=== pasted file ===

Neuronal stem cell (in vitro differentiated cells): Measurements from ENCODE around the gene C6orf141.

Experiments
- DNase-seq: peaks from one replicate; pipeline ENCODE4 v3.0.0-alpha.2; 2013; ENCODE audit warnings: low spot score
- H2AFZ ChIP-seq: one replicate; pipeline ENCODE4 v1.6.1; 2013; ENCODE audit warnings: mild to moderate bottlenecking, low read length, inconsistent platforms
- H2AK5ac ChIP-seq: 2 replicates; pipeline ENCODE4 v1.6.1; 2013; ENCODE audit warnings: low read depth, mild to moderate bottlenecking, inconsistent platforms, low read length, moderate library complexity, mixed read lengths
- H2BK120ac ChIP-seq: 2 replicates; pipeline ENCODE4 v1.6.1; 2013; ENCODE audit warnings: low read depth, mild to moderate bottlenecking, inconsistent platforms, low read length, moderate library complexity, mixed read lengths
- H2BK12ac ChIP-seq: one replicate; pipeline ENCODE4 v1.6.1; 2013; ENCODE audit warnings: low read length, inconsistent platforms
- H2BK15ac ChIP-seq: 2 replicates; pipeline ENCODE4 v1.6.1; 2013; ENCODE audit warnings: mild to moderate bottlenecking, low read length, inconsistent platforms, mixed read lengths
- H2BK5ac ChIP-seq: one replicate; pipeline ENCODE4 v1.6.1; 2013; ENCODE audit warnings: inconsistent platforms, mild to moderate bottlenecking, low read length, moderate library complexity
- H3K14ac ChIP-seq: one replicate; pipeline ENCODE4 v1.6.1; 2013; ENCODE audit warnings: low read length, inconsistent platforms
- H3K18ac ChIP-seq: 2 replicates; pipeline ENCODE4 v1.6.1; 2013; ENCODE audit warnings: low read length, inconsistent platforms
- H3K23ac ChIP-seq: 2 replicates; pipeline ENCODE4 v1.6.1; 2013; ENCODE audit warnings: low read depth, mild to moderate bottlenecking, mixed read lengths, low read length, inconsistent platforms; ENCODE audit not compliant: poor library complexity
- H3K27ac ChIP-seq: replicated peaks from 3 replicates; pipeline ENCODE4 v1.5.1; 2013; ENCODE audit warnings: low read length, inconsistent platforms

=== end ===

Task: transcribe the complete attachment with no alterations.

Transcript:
Neuronal stem cell (in vitro differentiated cells): Measurements from ENCODE around the gene C6orf141.

Experiments
- DNase-seq: peaks from one replicate; pipeline ENCODE4 v3.0.0-alpha.2; 2013; ENCODE audit warnings: low spot score
- H2AFZ ChIP-seq: one replicate; pipeline ENCODE4 v1.6.1; 2013; ENCODE audit warnings: mild to moderate bottlenecking, low read length, inconsistent platforms
- H2AK5ac ChIP-seq: 2 replicates; pipeline ENCODE4 v1.6.1; 2013; ENCODE audit warnings: low read depth, mild to moderate bottlenecking, inconsistent platforms, low read length, moderate library complexity, mixed read lengths
- H2BK120ac ChIP-seq: 2 replicates; pipeline ENCODE4 v1.6.1; 2013; ENCODE audit warnings: low read depth, mild to moderate bottlenecking, inconsistent platforms, low read length, moderate library complexity, mixed read lengths
- H2BK12ac ChIP-seq: one replicate; pipeline ENCODE4 v1.6.1; 2013; ENCODE audit warnings: low read length, inconsistent platforms
- H2BK15ac ChIP-seq: 2 replicates; pipeline ENCODE4 v1.6.1; 2013; ENCODE audit warnings: mild to moderate bottlenecking, low read length, inconsistent platforms, mixed read lengths
- H2BK5ac ChIP-seq: one replicate; pipeline ENCODE4 v1.6.1; 2013; ENCODE audit warnings: inconsistent platforms, mild to moderate bottlenecking, low read length, moderate library complexity
- H3K14ac ChIP-seq: one replicate; pipeline ENCODE4 v1.6.1; 2013; ENCODE audit warnings: low read length, inconsistent platforms
- H3K18ac ChIP-seq: 2 replicates; pipeline ENCODE4 v1.6.1; 2013; ENCODE audit warnings: low read length, inconsistent platforms
- H3K23ac ChIP-seq: 2 replicates; pipeline ENCODE4 v1.6.1; 2013; ENCODE audit warnings: low read depth, mild to moderate bottlenecking, mixed read lengths, low read length, inconsistent platforms; ENCODE audit not compliant: poor library complexity
- H3K27ac ChIP-seq: replicated peaks from 3 replicates; pipeline ENCODE4 v1.5.1; 2013; ENCODE audit warnings: low read length, inconsistent platforms